Drs. Gibson, Restrepo, and Kilborn win Small Business Innovation Research (SBIR) NIH R43 grant
A team of researchers from the University of Colorado Anschutz Medical Campus has received a grant to commercialize a miniature microscope that fits on the head of a mouse and can peer deeply inside the living brain.
The microscope, known as the 2P-FCM, uses an electrowetting lens mounted on the head of a freely moving mouse where a high-powered, fiber optic light can actually view and control neural activity as it happens. The lens is liquid and can change shape when electricity is applied.
“We can image deep into the brain which makes it very attractive to a lot of neuroscience researchers,” said Emily Gibson, PhD, assistant professor of bioengineering at CU Anschutz who helped create the microscope. The initial demonstration of the 2P-FCM was published in Scientific Reports (Ozbay et al., 2018).
Gibson and her colleague Diego Restrepo, PhD, professor of cell and developmental biology at the University of Colorado School of Medicine, along with Karl Kilborn, co-president of 3i (Intelligent Imaging Innovations, Inc.) in Denver, won the $394,260 Small Business Innovation Research (SBIR) grant.
The microscope was first deployed to the University of Paris. Based on that success, it will next be used at New York University and Duke University.
The company 3i, founded by Karl Kilborn, along with Colin Monks, a former PhD student of CU Anschutz, and Abraham Kupfer, a former investigator at National Jewish, will produce the microscope. The company’s manufacturing efforts will be guided by Baris Ozbay, PhD, who helped create the prototype while working in Gibson’s lab and now works at 3i.
In 2016, Restrepo and Gibson along with Juliet Gopinath, PhD, associate professor in electrical, computer and energy engineering at CU Boulder and Victor Bright, PhD, professor of mechanical engineering at CU Boulder won a $2 million grant, spread over three years, from the National Institutes of Health (NIH) and the National Institute of Neurological Disorders and Stroke (NINDS). It was part of the NIH’s new BRAIN initiative aimed at revolutionizing the understanding of the human brain.
The money was partly used to optimize the microscope and deploy it in different neuroscience labs.
The device represents a breakthrough in the way scientists can observe brain activity. The microscope is attached to a thin fiber optic cable and mounted on a mouse’s head, allowing it to wander freely. Scientists can then observe complex neural processes within the brain.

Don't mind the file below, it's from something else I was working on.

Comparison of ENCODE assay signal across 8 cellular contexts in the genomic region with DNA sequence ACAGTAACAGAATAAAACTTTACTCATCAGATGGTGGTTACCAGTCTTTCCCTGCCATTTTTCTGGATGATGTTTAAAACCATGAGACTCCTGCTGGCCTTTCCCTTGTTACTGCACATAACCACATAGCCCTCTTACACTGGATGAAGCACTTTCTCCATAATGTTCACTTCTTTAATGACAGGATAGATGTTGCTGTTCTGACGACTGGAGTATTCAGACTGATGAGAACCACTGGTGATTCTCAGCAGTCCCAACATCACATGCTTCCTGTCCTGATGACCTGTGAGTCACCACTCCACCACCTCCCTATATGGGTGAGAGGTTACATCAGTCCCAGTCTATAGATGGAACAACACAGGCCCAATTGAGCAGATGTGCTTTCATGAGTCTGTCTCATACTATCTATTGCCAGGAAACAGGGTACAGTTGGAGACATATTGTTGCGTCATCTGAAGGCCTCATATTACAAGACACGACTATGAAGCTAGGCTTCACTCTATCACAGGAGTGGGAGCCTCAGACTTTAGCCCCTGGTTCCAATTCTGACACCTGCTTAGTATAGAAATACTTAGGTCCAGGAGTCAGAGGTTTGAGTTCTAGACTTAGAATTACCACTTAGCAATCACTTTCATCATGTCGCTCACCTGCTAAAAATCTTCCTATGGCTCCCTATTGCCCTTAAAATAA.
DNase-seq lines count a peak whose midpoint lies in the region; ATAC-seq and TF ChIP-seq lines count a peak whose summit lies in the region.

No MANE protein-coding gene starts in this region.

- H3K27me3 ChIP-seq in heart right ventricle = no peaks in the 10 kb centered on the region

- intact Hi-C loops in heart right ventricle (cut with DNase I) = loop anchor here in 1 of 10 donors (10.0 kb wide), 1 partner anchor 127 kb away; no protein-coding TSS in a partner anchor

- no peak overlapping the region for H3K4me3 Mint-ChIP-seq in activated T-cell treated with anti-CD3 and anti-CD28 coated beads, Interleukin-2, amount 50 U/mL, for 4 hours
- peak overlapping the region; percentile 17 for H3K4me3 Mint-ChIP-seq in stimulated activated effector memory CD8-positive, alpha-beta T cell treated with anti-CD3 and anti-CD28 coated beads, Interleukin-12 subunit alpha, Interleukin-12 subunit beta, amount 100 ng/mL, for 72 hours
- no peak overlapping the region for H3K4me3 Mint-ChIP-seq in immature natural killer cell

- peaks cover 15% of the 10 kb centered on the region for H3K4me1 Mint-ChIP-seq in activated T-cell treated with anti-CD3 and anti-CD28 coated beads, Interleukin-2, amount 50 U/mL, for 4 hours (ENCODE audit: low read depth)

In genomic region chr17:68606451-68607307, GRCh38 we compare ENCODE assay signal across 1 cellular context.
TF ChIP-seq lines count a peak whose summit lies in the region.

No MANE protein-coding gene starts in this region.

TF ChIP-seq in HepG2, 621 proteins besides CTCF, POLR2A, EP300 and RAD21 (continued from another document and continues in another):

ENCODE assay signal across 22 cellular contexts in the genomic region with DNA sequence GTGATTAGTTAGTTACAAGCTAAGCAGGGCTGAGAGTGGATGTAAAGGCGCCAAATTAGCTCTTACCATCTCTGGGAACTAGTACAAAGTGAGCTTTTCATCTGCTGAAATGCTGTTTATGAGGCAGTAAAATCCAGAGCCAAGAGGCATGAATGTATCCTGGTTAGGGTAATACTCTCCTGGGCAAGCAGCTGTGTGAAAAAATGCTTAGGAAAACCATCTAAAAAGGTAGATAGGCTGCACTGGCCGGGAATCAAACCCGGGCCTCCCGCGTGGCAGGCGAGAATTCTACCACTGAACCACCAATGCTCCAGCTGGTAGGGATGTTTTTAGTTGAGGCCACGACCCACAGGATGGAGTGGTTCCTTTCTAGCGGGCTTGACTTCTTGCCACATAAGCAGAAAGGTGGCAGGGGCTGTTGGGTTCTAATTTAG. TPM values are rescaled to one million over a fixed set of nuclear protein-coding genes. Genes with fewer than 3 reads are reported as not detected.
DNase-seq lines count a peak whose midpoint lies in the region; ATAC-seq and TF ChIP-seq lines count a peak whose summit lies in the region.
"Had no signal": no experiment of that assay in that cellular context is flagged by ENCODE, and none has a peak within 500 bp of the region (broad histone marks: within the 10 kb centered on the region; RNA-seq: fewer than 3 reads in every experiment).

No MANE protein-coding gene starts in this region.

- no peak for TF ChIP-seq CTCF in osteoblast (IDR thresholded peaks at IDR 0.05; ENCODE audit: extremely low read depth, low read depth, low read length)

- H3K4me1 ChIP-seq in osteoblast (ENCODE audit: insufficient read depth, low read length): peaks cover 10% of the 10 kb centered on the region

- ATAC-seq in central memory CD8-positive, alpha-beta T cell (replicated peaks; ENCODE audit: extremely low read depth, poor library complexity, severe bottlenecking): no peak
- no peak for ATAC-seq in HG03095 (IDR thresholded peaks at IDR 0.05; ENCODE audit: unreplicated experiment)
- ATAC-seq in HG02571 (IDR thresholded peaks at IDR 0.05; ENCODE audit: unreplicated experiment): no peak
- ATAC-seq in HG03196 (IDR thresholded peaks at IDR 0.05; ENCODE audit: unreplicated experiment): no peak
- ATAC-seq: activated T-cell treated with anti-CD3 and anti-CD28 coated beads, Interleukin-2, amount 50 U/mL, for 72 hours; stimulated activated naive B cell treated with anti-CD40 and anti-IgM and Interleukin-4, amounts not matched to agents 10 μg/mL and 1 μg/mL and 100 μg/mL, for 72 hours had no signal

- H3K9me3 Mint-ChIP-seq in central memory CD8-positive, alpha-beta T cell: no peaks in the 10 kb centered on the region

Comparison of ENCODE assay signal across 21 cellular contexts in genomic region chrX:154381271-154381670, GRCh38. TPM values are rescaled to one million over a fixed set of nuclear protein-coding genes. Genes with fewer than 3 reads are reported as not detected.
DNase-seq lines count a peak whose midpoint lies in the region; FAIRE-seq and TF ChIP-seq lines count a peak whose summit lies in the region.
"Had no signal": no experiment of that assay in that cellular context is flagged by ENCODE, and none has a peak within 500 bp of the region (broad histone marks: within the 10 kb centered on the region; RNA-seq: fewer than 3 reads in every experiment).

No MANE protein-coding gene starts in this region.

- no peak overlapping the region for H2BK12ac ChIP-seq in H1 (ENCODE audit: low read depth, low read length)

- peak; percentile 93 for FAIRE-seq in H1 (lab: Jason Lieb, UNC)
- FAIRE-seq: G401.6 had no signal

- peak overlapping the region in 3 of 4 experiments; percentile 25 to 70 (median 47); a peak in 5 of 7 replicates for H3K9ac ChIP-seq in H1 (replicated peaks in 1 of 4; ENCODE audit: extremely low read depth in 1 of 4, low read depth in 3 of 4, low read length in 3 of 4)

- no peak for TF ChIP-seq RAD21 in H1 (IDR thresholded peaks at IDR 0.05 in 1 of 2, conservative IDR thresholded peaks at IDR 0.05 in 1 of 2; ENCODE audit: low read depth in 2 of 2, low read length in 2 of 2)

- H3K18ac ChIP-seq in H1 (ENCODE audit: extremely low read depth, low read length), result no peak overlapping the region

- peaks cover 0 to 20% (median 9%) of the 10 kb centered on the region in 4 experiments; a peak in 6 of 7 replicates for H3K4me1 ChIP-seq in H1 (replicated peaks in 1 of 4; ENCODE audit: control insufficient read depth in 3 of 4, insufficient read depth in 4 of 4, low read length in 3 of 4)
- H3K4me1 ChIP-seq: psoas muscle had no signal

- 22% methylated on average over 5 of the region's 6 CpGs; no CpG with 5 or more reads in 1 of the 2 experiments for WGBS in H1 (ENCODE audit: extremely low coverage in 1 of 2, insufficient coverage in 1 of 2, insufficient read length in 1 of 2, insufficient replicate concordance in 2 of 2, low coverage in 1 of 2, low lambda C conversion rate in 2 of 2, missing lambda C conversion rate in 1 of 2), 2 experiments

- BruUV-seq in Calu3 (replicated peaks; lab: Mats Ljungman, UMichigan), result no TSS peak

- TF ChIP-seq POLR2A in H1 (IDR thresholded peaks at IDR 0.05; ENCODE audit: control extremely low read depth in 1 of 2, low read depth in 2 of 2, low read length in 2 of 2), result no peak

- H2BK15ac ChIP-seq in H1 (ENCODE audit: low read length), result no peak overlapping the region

“This can also be used to monitor brain responses to social and behavioral interactions,” Restrepo said. “To do that, you need an animal that is moving around and interacting with its environment.”
Kilborn, 3i co-president, said the goal of the BRAIN initiative was to ensure that new technologies developed academically made their way into as many laboratories as possible.
“This SBIR will help 3i disseminate the pioneering work done at CU Anschutz in the laboratories of Emily Gibson and Diego Restrepo, along with collaborators at CU Boulder in the laboratories of Victor Bright and Juliet Gopinath, which has also been funded, in part, by the BRAIN Initiative,” he said. We are excited by the experimental potential of this new technology and believe the grant represents a positive example of how academia and industry can work together to advance research in neuroscience.”
The microscope will allow scientists to investigate a wide range of subjects.
Some of those involved with the project are studying the neural basis of vocal learning in songbirds, decision-making in non-human primates and the neural basis of social bonding among prairie voles.
“This microscope has been getting a lot of attention,” Gibson said. “The idea is to turn it into an easy-to-use commercial product and make it available to labs around the world. For me, that is what is most rewarding about this work.”
CU Anschutz researchers win grant to commercialize miniature microscope
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